The credibility determination of an ALJ who "observed the claimant, evaluated his demeanor, and considered how that testimony fit in with the rest of the evidence, is entitled to deference, especially when supported by specific findings." Frustaglia v. Sec'y of Health & Human Servs., 829 F.2d 192, 195 (1st Cir. 1987). The ALJ made specific, record-based findings based on the evidence and noted where Scott's reports of persistent and debilitating symptoms were inconsistent with the record evidence. In particular, the ALJ pointed to record evidence of moderate pain, normal gait and posture, normal musculoskeletal range of motion, moderate mental health symptoms, and conservative and sparse treatment. A.R. at 687-88. Broadly speaking, the ALJ's opinion found a lack of objective medical evidence to support the severity level of Scott's impairments as he alleged in his testimony. Moreover, the ALJ does not omit from his opinion that Scott was impeded by financial difficulties and gaps in insurance. He notes that even "recogniz[ing] the financial struggles [that] limited the claimant's ability to attain medical care after 2013," the record still "does not reflect ongoing significant pain symptoms or physical limitations," nor did medical professionals note objective signs that Scott was limited by back pain and mental health issues during appointments in July and October 2014. Id. at 687. Accordingly, the Court will not disturb the ALJ's weighing of Scott's testimony. The ALJ's conclusions here are based on substantial evidence, and it cannot be said that no "reasonable mind, reviewing the evidence in the record as a whole, could accept [that evidence] as adequate to support his conclusion." Teague v. Colvin, 151 F. Supp. 3d 223, 226 (D. Mass. 2015) (quoting Rodriguez, 647 F.2d at 222). Thus, Scott's Motion to Reverse is DENIED as to the issue of whether the ALJ erroneously evaluated Scott's testimony, and the Commissioner's Motion to Affirm is ALLOWED as to this issue.

B. The ALJ's Evaluation of the Opinion Evidence of Record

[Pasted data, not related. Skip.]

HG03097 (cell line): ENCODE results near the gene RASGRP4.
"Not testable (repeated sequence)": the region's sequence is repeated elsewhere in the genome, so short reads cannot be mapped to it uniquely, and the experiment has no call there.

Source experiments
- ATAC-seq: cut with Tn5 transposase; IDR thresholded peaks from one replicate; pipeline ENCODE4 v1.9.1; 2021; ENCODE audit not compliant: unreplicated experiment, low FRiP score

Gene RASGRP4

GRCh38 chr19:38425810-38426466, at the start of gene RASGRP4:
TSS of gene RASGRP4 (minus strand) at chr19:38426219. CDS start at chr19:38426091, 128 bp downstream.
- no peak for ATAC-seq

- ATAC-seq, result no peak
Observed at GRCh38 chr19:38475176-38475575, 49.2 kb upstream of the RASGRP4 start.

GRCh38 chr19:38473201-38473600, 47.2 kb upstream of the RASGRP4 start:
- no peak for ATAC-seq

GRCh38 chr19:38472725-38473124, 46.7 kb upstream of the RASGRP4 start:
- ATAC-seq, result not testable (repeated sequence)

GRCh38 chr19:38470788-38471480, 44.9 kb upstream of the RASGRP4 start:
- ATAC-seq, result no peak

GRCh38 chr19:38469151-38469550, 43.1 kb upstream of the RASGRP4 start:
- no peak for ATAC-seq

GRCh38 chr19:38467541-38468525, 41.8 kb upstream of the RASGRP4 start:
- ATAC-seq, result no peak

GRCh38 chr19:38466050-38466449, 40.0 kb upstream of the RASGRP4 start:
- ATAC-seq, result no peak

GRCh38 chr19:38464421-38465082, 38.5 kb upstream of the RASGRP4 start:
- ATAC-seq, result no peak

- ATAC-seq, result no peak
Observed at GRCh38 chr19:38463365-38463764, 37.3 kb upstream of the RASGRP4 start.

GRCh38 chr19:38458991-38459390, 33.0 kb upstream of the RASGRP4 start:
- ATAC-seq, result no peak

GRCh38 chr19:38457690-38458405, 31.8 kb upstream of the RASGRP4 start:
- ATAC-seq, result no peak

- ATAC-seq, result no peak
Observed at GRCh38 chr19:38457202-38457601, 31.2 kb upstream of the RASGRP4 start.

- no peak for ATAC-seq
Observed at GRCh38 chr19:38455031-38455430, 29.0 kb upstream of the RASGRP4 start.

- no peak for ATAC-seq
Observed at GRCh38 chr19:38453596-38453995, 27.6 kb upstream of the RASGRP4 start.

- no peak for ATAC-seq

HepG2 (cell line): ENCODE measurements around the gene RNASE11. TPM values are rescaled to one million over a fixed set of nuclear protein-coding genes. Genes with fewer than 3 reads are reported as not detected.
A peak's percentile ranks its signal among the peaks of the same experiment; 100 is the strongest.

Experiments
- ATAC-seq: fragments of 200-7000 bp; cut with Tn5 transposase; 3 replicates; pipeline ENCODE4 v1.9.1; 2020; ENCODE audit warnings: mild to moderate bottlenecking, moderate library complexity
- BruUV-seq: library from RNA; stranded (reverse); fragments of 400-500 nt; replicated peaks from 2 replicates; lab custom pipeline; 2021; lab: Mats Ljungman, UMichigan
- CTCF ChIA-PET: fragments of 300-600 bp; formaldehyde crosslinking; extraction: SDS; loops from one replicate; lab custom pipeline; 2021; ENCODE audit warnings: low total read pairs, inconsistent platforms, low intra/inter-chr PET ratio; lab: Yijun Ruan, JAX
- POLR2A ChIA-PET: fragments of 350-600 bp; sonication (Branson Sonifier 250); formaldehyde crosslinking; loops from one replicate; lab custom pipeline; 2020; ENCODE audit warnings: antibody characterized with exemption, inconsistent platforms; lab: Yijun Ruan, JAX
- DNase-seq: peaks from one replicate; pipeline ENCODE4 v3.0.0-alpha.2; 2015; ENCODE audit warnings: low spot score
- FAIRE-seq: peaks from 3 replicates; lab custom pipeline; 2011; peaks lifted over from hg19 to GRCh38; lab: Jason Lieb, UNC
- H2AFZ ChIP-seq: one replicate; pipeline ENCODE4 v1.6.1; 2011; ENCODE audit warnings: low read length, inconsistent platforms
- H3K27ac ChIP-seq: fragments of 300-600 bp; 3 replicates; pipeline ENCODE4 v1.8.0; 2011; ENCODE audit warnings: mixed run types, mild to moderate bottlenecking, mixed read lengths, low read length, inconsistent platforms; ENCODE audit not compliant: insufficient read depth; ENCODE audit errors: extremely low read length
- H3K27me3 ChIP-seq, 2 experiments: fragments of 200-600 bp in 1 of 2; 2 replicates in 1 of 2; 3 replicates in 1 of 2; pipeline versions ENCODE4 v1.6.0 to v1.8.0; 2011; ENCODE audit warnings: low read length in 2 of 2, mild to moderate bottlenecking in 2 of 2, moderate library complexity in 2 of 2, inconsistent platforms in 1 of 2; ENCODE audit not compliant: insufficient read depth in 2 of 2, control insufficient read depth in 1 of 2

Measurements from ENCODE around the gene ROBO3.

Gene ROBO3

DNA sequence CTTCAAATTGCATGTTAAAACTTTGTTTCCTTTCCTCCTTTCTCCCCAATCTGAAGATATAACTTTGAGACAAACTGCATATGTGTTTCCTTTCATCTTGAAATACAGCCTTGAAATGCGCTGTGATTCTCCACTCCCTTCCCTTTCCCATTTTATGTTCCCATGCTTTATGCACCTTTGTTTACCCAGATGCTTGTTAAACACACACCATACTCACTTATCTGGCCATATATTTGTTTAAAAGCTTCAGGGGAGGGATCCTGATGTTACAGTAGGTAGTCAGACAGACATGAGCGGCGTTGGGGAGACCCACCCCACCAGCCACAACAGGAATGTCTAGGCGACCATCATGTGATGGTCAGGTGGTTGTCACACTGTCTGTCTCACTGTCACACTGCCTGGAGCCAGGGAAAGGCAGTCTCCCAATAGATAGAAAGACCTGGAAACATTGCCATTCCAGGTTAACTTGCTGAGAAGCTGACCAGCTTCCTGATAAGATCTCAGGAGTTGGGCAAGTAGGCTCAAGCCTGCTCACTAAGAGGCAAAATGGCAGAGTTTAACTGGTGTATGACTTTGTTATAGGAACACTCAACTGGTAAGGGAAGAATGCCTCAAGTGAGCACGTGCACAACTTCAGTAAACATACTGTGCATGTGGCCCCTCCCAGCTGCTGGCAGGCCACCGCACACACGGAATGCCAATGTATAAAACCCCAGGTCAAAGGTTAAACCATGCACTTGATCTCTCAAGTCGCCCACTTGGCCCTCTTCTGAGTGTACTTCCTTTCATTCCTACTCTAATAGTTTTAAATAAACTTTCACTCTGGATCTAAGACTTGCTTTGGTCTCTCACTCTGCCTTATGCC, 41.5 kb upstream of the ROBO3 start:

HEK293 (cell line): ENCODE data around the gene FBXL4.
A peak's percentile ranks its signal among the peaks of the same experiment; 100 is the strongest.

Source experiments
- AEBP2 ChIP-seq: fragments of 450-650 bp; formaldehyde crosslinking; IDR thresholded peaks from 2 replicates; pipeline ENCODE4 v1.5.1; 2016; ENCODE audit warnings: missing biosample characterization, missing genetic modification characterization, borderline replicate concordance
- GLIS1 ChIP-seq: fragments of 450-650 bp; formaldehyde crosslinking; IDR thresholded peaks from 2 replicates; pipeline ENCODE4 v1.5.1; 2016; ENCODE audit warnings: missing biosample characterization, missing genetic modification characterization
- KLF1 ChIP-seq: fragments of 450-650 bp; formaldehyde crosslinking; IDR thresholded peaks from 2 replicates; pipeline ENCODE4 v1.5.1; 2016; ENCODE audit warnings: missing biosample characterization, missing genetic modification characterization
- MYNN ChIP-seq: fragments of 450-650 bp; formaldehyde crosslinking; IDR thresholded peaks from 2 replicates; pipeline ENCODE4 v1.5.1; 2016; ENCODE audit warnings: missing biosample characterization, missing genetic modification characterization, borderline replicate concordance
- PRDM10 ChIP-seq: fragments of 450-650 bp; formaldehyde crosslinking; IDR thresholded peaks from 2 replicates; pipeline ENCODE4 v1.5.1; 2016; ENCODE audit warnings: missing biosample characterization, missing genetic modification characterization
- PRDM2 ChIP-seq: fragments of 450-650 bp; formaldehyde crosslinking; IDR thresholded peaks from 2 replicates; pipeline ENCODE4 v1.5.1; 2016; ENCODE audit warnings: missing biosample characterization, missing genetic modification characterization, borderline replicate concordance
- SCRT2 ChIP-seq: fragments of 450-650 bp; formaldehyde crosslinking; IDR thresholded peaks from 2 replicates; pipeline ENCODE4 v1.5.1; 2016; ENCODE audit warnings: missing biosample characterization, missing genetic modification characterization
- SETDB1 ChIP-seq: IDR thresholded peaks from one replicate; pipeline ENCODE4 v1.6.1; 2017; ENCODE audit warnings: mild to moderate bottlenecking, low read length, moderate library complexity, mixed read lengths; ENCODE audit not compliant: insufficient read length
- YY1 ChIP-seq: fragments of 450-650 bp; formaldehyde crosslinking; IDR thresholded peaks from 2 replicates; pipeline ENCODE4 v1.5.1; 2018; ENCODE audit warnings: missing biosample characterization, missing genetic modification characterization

1. Dr. Vallery

Regarding the opinion evidence about his mental limitations, Scott contends the ALJ erroneously gave little weight to the examination opinions of Sandra Vallery, Ph.D., and failed to explain why Dr. Vallery's more extensive limitations were not incorporated in the RFC. Doc. No. 15 at 23-24.

Scott presented to Dr. Vallery twice for psychological consultative examinations. The first occurred on October 22, 2013. A.R. at 598-602. Scott drove himself to the appointment because he could not get a ride. Id. at 598. Scott reported to Dr. Vallery that he was not in therapy for his mental health and never had a psychiatric hospitalization. Id. at 599. Scott reported that the only medication he took was Motrin. Id. He stated that he had difficulty with crowds; he felt depressed, fatigued, hopeless, helpless, worthless, and irritable; and his concentration was "so-so." Id.

Dr. Vallery's mental status examination reported the following: Scott was oriented x3 and cooperative; memory was fair-to-good; he appeared to have average intelligence; eye contact was good; speech was sparse, soft-spoken, and goal directed; mood was depressed with some anxiety and affect was constricted; there was no evidence of psychosis and he denied any suicidal ideations; and insight and judgment were good. Id. at 600. Scott reported that he often falls asleep on his chair; showers daily; sometimes brings his daughter to work; "mopes" around the house; naps twice a day; occasionally visits with his mother; keeps doctors' appointments; stays on top of his dog's appointments; uses a computer; watches television; spends time sitting in his chair; sometimes prepares meals; goes outside with the dog; sometimes takes out the trash; and takes care of grooming, hygiene, and personal affairs. Id. at 600-01. Scott stated that he does not do physical therapy exercises that were recommended to him. Id. at 600.